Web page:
Mahdokht Nazeri, Petitioner-appellant, v. Immigration & Naturalization Service, Respondent-appellee, 39 F.3d 1187 (9th Cir. 1994)Annotate this Case
Argued and Submitted Sept. 14, 1994. Decided Nov. 1, 1994
Before: FEINBERG,* SCHROEDER, and KOZINSKI, Circuit Judges.
Mahdokht Nazeri, a native and citizen of Iran, appeals the district court's denial of her petition for writ of habeas corpus under 8 U.S.C. § 1105a(b). The petitioner challenges the Board of Immigration Appeals' affirmance of the immigration judge's holding that she had abandoned her status as a permanent resident alien of the United States and was therefore not entitled to admission into the United States.
The district court did not err in holding that substantial evidence supported the BIA's decision. The relevant legal analysis is laid out in Chavez-Ramirez v. INS, 792 F.2d 932, 936-37 (9th Cir. 1986). Appellant acknowledges that her case turns on whether she had a continuous, uninterrupted intention to return. In holding that she did not, the BIA and the district court relied on evidence including the following: appellant had never been employed in the United States; she had never had a residence of her own in this country; she always purchased a round-trip ticket to Iran during her visits to the United States; on March 21, 1990, she filled out a customs declaration in which she answered "no" to the question of whether she was a permanent resident, and indicated that the purpose of her stay, with an expected length of only 15 days, was pleasure; she was pursuing a course of study in Iran; and as of March 1990, her possessions and family remained in Iran.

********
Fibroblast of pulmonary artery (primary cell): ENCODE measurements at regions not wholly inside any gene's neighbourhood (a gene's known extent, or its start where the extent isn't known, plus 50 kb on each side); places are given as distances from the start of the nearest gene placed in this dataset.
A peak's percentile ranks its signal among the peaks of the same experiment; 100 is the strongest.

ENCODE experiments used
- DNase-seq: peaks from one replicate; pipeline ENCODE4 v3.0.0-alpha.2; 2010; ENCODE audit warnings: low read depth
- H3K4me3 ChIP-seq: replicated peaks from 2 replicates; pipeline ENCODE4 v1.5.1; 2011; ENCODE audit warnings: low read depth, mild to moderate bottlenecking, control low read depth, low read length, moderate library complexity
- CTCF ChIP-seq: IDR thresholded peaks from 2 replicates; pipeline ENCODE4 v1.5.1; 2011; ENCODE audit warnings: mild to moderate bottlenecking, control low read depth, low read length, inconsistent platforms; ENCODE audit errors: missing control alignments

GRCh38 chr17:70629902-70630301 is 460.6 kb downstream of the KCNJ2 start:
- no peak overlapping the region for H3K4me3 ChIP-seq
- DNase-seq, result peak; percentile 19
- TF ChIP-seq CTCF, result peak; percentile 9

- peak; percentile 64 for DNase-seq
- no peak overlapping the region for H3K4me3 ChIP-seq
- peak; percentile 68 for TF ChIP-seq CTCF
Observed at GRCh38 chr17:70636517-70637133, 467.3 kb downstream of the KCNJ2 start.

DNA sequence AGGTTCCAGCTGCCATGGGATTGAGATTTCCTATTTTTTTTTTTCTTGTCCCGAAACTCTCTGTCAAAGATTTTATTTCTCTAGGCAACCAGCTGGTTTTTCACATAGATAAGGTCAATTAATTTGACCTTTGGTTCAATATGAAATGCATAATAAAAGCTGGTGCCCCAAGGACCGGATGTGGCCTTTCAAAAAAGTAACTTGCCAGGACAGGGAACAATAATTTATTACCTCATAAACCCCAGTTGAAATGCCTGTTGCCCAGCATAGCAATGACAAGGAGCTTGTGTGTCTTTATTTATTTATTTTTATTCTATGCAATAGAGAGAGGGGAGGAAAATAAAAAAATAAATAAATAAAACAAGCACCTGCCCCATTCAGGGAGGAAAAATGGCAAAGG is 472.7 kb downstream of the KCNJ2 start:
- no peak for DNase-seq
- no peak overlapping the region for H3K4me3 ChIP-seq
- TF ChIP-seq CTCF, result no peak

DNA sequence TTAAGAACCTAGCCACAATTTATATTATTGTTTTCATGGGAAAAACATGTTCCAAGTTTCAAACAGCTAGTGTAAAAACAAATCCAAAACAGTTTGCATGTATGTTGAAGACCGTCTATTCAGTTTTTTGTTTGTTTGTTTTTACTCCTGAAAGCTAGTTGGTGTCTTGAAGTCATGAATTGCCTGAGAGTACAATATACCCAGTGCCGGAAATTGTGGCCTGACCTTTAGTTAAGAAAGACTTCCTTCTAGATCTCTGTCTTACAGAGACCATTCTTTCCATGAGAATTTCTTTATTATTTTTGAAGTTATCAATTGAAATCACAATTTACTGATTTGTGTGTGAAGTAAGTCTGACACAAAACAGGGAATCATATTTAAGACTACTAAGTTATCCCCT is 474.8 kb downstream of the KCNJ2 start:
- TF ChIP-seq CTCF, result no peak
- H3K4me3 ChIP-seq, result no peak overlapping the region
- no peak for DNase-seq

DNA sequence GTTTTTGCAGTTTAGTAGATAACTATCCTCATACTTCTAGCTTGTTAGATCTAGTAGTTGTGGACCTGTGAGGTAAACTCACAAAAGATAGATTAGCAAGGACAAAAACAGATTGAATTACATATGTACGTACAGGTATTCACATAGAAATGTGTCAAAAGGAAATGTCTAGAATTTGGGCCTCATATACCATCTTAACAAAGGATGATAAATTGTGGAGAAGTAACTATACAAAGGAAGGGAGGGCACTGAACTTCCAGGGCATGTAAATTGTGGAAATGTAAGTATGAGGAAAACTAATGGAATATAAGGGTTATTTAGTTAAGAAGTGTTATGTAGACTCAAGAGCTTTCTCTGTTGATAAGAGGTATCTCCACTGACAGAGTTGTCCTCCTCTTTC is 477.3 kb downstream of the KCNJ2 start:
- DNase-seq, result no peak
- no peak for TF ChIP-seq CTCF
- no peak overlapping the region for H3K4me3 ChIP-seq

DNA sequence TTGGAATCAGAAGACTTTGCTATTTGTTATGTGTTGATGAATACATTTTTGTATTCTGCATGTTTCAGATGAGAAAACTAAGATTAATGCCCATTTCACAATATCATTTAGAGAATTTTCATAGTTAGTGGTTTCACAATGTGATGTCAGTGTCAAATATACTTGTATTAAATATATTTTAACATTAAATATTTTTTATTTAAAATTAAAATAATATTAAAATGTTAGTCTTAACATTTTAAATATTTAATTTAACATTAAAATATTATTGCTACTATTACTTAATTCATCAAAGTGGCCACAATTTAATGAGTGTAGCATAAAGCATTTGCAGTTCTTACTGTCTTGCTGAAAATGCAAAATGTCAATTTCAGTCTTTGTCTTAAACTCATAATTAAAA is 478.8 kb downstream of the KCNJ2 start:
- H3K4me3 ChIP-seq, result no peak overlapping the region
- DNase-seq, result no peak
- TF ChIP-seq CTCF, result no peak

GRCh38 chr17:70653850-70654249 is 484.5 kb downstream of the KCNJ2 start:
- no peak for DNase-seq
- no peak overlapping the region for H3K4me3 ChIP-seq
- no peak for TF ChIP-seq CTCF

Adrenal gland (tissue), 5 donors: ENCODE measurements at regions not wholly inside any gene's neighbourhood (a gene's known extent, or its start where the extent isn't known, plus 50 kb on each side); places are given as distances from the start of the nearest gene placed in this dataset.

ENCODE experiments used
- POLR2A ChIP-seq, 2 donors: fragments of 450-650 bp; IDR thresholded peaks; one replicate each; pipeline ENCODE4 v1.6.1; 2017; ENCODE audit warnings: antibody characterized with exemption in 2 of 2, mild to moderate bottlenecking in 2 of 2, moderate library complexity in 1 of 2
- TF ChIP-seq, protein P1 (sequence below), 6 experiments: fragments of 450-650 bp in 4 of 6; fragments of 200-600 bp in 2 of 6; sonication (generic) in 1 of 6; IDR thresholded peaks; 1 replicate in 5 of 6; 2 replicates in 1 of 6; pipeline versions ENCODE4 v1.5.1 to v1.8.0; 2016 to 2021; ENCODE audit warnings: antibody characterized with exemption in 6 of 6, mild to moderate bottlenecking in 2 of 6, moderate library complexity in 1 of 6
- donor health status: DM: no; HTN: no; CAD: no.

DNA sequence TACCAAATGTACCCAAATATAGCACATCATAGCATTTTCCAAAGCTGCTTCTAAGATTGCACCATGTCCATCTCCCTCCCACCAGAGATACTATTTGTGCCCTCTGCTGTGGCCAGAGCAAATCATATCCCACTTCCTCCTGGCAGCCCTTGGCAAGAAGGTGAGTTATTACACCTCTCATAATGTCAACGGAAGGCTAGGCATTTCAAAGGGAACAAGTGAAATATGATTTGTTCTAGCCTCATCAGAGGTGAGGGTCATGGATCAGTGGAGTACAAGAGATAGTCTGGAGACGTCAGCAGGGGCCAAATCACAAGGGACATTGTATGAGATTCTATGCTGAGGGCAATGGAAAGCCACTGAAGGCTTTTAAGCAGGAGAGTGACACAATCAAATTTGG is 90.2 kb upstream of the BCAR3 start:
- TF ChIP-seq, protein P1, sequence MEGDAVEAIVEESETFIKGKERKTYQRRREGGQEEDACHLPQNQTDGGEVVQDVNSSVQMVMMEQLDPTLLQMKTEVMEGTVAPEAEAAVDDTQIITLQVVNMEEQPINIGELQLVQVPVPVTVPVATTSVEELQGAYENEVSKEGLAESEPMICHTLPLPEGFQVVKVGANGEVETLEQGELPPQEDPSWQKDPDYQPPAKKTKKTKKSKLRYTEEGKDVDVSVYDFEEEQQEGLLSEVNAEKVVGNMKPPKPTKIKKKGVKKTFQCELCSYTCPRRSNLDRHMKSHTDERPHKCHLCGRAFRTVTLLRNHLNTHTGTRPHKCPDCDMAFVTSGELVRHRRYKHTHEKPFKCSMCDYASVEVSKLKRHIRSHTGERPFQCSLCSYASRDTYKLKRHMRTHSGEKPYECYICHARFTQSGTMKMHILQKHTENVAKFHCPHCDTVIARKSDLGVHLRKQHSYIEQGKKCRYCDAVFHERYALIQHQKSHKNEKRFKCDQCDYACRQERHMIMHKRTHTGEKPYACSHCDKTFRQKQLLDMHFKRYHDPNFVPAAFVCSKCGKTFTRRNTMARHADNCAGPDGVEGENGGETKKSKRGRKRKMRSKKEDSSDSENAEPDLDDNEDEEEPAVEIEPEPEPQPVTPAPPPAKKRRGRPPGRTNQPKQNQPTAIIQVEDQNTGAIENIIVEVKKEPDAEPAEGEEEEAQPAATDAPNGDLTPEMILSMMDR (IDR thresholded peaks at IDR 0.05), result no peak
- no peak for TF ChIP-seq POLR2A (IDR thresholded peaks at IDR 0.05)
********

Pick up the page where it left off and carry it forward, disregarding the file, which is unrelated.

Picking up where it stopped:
Appellant argues that this evidence is not necessarily inconsistent with an intent to return to the United States at some point. The Board and IJ concluded, however, that she was not returning from a temporary trip to Iran. The Board's decision is supported by substantial evidence. A court cannot reverse the Board's factual conclusion simply because it would have interpreted the evidence a different way. See, e.g., INS v. Elias-Zacarias, 502 U.S. 478, 112 S. Ct. 812, 815 (1992); Castillo v. INS, 951 F.2d 1117, 1120 (9th Cir. 1991).